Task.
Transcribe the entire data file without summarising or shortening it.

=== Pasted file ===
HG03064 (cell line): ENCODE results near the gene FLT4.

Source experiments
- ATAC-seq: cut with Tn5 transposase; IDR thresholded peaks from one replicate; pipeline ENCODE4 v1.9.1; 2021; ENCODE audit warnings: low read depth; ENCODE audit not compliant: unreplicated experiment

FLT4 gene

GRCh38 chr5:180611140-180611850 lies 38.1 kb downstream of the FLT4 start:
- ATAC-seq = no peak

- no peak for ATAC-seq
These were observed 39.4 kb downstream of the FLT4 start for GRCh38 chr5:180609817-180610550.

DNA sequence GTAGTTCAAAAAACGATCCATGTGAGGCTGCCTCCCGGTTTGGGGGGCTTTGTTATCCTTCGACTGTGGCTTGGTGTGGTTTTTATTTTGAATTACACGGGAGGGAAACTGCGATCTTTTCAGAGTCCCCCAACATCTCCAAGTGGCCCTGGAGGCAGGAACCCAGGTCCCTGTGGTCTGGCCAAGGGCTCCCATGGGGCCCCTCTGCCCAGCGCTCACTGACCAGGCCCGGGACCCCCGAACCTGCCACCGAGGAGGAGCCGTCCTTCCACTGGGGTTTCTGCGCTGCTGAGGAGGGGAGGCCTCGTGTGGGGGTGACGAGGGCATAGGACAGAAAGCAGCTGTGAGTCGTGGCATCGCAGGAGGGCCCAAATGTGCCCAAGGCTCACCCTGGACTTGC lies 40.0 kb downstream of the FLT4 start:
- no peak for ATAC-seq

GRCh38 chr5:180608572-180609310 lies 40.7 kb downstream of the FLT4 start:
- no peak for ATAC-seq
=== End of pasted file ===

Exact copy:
HG03064 (cell line): ENCODE results near the gene FLT4.

Source experiments
- ATAC-seq: cut with Tn5 transposase; IDR thresholded peaks from one replicate; pipeline ENCODE4 v1.9.1; 2021; ENCODE audit warnings: low read depth; ENCODE audit not compliant: unreplicated experiment

FLT4 gene

GRCh38 chr5:180611140-180611850 lies 38.1 kb downstream of the FLT4 start:
- ATAC-seq = no peak

- no peak for ATAC-seq
These were observed 39.4 kb downstream of the FLT4 start for GRCh38 chr5:180609817-180610550.

DNA sequence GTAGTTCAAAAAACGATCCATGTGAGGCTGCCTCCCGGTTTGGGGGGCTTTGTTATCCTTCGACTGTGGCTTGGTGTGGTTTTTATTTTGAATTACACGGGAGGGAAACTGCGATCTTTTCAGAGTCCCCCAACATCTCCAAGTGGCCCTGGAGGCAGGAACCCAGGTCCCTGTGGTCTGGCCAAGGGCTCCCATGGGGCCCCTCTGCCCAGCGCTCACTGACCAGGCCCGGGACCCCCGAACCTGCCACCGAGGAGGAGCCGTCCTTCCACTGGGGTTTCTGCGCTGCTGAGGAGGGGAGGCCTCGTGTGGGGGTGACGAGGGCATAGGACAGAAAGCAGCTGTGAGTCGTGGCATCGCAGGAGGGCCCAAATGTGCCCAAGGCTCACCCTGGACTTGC lies 40.0 kb downstream of the FLT4 start:
- no peak for ATAC-seq

GRCh38 chr5:180608572-180609310 lies 40.7 kb downstream of the FLT4 start:
- no peak for ATAC-seq